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Monday Morning Message-Focus

March 27, 2012

Carl Gallo with daughter Amelia

Did you know that in 1911, the Mona Lisa was stolen from the Musée du Louvre in Paris, France? It was missing for 2 ½ years, yet the officials of the museum were not concerned about the loss. They knew that it was such a unique piece, that there was no way it could be peddled in the black market without it getting traced back with all of the parties involved getting caught. It was a big story, and for 2 ½ years, visitors still came into the Louvre…as a matter of fact, for the 2 ½ years that the painting was missing, attendance actually increased 12 times the average daily attendance! They did studies and had inspectors added to the payroll and came to the following conclusion as to why there was such a dramatic increase. People came to see the spot where the Mona Lisa used to hang. That’s right, and empty spot on the wall. Twelve times as many people came to see a blank space on the wall opposed to viewing the actual masterpiece.

What was their point of focus?

This is a picture of my youngest daughter, Amelia. I named her after my Noni, which is Italian for grandmother. She’s all dressed up, ready to attend a sweet sixteen party for her friend, Tatiana. She is a confident young girl and very focused on whatever task that is presented before her.

As a matter of fact, she was always that way – I can remember when she was about 4 years old and she wanted to learn how to ride a bicycle. I took her to this 1 acre parking lot on a Sunday afternoon that was completely void of cars so she could have has much room as she needed to run wild. On the other side of the parking lot was a light pole…a minimum of 80 yards away.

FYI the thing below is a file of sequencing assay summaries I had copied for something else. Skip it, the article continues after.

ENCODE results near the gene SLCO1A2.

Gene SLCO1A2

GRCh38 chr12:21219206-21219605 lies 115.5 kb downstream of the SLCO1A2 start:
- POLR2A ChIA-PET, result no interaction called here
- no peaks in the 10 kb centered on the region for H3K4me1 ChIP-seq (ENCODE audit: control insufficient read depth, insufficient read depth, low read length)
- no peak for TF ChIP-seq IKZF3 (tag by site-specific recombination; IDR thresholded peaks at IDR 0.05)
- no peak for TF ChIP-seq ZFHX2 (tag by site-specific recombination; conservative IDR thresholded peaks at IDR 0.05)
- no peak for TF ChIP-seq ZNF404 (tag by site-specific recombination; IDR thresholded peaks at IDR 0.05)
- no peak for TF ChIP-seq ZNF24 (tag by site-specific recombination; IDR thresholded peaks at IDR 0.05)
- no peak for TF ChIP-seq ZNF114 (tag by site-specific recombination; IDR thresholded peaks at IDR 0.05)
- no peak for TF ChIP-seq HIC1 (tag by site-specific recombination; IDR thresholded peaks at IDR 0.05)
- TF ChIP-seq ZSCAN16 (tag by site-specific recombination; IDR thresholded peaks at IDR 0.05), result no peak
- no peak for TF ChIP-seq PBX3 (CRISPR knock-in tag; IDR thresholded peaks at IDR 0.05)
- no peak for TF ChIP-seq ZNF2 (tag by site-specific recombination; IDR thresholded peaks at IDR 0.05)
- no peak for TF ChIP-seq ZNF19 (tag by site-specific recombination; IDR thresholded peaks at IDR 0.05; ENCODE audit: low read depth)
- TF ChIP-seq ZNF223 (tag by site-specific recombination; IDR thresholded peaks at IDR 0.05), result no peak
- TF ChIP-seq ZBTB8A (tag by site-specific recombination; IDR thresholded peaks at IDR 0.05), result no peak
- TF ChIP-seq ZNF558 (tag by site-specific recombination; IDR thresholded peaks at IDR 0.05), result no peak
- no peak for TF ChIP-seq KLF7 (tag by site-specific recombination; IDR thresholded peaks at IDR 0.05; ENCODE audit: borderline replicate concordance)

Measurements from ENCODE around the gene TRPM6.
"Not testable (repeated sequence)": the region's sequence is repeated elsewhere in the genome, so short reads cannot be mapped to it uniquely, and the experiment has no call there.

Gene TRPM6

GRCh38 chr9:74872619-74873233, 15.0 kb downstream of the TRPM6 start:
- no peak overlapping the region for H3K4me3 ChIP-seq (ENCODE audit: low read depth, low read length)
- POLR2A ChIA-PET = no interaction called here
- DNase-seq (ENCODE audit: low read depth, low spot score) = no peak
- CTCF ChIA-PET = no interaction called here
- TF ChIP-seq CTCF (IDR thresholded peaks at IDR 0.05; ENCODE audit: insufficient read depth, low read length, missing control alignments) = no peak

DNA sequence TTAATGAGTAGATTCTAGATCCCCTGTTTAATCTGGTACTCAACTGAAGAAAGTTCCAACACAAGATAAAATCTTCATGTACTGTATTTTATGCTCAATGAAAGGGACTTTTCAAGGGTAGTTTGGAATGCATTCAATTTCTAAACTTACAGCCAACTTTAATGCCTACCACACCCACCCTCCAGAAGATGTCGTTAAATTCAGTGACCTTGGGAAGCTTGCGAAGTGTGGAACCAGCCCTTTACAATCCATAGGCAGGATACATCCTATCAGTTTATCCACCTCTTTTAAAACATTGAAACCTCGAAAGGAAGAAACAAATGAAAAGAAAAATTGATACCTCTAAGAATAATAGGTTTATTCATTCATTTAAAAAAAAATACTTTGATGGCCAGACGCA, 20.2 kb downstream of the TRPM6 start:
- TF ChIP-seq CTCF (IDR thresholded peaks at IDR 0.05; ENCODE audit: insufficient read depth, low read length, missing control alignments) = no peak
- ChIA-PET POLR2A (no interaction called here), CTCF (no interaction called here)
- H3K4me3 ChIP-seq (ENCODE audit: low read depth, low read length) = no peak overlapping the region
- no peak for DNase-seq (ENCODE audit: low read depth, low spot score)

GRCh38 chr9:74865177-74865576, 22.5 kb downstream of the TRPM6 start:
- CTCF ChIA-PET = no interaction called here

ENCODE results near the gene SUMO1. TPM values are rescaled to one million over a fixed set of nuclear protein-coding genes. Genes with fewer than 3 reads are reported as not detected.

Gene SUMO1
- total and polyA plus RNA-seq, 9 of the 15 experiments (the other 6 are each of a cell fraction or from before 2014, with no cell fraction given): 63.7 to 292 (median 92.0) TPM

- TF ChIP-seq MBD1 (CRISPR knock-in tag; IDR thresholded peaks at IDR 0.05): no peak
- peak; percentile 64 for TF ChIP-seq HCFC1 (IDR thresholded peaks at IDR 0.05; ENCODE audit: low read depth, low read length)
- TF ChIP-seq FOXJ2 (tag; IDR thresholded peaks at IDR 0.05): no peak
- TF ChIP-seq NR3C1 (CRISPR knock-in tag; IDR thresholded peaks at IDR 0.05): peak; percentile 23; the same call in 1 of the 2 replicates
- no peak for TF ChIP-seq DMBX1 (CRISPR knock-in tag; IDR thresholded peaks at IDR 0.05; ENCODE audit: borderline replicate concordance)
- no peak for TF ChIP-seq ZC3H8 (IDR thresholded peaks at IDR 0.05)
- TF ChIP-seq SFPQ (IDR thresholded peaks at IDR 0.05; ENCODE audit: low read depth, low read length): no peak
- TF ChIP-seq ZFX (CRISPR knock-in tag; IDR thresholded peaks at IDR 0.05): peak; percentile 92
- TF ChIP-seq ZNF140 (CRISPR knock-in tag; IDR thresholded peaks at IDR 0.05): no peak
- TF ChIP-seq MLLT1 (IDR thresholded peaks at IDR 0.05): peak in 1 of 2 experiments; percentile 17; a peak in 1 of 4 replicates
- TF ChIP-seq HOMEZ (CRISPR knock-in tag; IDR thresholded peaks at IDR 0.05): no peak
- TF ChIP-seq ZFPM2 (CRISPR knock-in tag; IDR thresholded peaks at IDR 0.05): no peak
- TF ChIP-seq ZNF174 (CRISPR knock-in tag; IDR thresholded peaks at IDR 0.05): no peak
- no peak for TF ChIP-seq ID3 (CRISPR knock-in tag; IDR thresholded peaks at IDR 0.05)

As we start our lesson, she looks at the pole and expresses concern. “Amelia,” I said with sternness in my voice “look at all of this open space and don’t worry about that one little pole 80 yards away – we’ve got all the room in the world to learn.” As we begin the lesson, I am holding the back part of her seat, running along with the bike as she begins to peddle, and I point her in the opposite direction of the pole, and as soon as I notice that she’s balancing on her own, I let go…still panting beside her…she turns left, directly towards the pole. At this point, she kicks it into high gear and I’ve got to run the 100 yard dash in 8.8 seconds to just keep up. “No, no, no Amelia” gasp, gasp…”come this way…turn right hoooney!” As you can suspect, she rammed right into that light pole. That one, stinking light pole. What do you think was the focus of Amelia’s attention as I felt 2 inches tall on that Sunday afternoon for allowing her to run into that light pole?

We have a choice in life as to what will be our point of focus.
I’ve been on a mission trip visiting orphanages in Honduras – I’ve seen first hand how others live in other parts of the world.
Do you have air conditioning in your home?
Do you have a place called home?
Do you drive a car?
Do you have a bicycle?
Do you have safe, public transportation?
Do you have food to eat every day?
Do you live in America?
Did you get an education?

I could go on and on, but I think you get the point…starting today, FOCUS! (on the positive and the Good Lord’s Blessings)  By the way, through the years, I’ve managed to teach Amelia to focus on the positive.  I’ve moved on from teaching her to ride a bike, to teaching her to drive a car, and she’s a wonderful, confident driver.


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